FDR and the Modern Presidency: Leadership and Legacy

By Mark J. Rozell; William D. Pederson | Go to book overview
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The Utility of Newness: State
Managers and the Creation of
Civil Works

Michael Lewis

Over the past fifteen years, a debate has arisen in political sociology over the source of power in the development of policy. In this debate two views have emerged. Supporters of the first view contend that political struggles are essential contests between social and economic classes. In this view the state is nothing more than an arena in which conflicts over basic social and economic interests are fought. It is further asserted by society-centered theorists that, due to their control of the economic forces of society, elites will usually win these political battles.1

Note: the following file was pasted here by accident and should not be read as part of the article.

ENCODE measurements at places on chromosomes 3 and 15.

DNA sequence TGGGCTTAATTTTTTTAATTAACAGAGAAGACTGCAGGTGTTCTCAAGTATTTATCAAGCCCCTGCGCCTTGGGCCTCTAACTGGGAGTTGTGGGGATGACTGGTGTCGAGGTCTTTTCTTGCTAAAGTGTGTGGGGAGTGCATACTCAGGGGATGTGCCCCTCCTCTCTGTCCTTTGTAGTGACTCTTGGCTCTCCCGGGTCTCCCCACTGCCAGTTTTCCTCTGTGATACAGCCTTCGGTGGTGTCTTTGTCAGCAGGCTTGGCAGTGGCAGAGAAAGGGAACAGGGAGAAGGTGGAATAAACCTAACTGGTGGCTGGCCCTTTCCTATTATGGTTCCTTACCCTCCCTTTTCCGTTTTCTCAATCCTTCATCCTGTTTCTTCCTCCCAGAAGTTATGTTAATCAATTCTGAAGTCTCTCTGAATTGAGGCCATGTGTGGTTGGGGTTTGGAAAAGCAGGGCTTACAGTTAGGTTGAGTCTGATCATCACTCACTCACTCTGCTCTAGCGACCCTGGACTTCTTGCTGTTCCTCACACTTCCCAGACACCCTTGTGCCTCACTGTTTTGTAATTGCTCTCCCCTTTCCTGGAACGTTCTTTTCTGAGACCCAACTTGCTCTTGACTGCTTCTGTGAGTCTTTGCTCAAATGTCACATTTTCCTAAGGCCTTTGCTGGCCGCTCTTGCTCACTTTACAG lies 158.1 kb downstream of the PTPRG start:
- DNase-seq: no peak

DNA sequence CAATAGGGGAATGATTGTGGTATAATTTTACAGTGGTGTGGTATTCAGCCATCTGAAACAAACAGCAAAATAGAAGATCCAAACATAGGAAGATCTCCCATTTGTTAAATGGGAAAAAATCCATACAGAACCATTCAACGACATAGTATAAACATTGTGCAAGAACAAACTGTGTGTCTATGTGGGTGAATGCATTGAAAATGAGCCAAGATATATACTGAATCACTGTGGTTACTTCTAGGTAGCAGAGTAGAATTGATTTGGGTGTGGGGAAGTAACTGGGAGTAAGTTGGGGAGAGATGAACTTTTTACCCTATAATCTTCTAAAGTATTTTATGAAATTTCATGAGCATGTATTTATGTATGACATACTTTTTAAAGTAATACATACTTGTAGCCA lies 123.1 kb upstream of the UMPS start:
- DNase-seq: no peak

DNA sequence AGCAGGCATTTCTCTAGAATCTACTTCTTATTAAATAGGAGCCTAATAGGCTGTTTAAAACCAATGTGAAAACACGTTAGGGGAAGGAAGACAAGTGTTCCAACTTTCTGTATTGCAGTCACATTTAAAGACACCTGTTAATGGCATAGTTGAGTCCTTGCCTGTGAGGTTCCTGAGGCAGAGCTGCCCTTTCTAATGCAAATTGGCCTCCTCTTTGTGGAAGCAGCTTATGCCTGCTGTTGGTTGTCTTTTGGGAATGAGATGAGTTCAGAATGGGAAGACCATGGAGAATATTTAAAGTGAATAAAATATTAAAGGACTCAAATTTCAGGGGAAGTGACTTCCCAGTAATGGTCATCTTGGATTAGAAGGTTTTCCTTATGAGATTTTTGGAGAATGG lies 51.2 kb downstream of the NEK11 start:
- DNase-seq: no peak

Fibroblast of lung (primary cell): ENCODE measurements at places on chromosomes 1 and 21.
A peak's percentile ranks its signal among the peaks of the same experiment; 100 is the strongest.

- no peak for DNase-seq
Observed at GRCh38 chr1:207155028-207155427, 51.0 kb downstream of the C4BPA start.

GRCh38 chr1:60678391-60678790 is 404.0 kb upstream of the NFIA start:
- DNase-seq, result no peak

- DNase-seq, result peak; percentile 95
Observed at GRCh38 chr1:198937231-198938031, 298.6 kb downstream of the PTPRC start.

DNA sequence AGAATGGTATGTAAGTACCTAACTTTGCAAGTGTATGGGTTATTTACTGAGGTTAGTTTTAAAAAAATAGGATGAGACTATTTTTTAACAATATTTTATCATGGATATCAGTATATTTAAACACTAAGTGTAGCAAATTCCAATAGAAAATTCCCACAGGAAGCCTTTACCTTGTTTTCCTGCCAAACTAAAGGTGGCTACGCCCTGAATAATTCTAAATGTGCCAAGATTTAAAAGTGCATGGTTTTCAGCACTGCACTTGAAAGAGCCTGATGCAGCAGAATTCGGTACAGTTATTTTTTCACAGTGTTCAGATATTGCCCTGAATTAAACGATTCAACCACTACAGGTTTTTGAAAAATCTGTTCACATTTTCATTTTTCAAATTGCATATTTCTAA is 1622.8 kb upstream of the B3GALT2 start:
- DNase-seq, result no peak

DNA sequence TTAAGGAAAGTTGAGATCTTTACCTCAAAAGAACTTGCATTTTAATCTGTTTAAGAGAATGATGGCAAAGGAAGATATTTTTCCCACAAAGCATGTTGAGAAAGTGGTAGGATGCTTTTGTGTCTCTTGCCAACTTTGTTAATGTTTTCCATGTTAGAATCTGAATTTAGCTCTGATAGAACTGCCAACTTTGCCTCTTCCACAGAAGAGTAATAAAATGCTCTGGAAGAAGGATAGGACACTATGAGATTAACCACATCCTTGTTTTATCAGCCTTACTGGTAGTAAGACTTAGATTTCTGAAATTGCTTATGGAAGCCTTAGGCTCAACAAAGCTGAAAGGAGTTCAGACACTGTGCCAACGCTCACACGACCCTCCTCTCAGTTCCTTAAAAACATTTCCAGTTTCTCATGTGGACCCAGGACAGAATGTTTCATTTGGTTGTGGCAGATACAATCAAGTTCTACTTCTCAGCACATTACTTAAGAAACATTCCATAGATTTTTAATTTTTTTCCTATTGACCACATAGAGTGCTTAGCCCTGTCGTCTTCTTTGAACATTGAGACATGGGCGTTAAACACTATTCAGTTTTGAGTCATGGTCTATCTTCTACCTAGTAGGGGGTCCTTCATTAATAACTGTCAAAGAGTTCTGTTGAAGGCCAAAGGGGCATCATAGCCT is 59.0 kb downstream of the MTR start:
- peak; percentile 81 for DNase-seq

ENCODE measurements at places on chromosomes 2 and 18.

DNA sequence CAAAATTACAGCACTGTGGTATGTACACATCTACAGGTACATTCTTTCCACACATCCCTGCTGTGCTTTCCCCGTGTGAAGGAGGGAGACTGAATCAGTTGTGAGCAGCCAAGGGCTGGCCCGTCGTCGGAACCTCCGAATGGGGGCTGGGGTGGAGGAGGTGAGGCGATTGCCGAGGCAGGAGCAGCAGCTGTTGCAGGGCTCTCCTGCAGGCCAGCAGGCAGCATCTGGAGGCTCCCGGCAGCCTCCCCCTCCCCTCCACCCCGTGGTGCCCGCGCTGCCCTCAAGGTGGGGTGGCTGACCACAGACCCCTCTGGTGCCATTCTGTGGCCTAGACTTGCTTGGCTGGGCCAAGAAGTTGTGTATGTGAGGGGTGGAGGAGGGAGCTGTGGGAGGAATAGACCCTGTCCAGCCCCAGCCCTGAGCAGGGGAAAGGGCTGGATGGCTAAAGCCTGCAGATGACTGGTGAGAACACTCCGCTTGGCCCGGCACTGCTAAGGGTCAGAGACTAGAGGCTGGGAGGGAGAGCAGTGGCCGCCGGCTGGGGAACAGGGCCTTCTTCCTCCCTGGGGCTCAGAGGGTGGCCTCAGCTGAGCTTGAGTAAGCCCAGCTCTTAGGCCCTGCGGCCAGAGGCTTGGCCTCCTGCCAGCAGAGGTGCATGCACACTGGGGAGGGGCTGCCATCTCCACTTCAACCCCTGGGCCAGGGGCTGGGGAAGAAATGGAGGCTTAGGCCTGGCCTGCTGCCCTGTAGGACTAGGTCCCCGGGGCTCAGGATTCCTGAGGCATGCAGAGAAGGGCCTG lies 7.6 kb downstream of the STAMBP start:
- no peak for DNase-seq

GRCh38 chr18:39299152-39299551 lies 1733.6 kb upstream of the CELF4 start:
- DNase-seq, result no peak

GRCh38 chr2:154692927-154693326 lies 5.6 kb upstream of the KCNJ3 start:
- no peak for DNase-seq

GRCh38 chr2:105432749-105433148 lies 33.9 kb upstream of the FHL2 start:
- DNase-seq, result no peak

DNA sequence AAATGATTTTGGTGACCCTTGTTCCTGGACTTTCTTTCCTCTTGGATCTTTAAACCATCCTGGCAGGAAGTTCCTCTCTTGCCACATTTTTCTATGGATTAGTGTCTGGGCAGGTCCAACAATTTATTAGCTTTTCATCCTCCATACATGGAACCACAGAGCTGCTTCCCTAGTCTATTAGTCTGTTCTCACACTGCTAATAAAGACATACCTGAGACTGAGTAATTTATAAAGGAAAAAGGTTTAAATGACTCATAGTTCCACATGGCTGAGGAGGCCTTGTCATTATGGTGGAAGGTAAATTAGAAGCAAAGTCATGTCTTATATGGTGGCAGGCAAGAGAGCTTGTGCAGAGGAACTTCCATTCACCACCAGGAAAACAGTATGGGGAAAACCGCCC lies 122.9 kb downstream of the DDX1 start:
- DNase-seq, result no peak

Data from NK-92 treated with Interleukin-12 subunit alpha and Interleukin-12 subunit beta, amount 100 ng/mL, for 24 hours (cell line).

In contrast to the society-centered view, Theda Skocpol and others argue that "states may be sites of official autonomous action, not reducible to the demands or preferences of any social group(s)."2 State autonomy theorists assert that state managers often have agendas separate from those of economic elites. Further, the existing structure of the state may affect policy by determining what is politically practical or possible.

Although much has been written on this subject (or perhaps because of it), there is still no clear consensus on what a state must do to become "relatively autonomous."3 While I do not intend to address this issue completely in the course of this chapter, I would like to offer one possible circumstance as a clear example of an autonomous state. If by "autonomy" we mean that the state is capable of something more than reflecting the


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